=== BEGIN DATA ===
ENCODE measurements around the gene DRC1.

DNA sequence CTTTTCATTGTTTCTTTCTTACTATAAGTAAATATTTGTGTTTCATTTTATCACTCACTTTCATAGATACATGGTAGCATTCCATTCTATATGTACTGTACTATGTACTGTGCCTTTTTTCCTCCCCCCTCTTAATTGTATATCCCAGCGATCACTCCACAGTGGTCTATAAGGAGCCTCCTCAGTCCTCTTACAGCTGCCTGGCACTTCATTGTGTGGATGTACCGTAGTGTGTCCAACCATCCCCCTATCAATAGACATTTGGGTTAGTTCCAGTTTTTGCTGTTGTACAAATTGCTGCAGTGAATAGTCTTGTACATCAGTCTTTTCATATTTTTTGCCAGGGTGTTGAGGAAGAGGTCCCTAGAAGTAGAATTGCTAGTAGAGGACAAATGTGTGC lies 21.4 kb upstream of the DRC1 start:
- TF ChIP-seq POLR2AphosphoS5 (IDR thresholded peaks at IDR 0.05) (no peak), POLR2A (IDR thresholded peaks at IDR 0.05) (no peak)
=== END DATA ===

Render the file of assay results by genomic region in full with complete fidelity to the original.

ENCODE measurements around the gene DRC1.

DNA sequence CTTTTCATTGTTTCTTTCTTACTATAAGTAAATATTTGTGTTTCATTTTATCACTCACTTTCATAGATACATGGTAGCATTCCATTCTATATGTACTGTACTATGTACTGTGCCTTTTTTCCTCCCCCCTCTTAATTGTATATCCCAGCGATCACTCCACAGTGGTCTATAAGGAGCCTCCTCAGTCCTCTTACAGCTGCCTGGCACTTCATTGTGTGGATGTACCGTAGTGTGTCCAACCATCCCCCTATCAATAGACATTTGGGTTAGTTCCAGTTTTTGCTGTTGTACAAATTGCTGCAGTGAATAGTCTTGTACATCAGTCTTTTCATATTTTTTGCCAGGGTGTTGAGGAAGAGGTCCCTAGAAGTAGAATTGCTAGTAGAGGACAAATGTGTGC lies 21.4 kb upstream of the DRC1 start:
- TF ChIP-seq POLR2AphosphoS5 (IDR thresholded peaks at IDR 0.05) (no peak), POLR2A (IDR thresholded peaks at IDR 0.05) (no peak)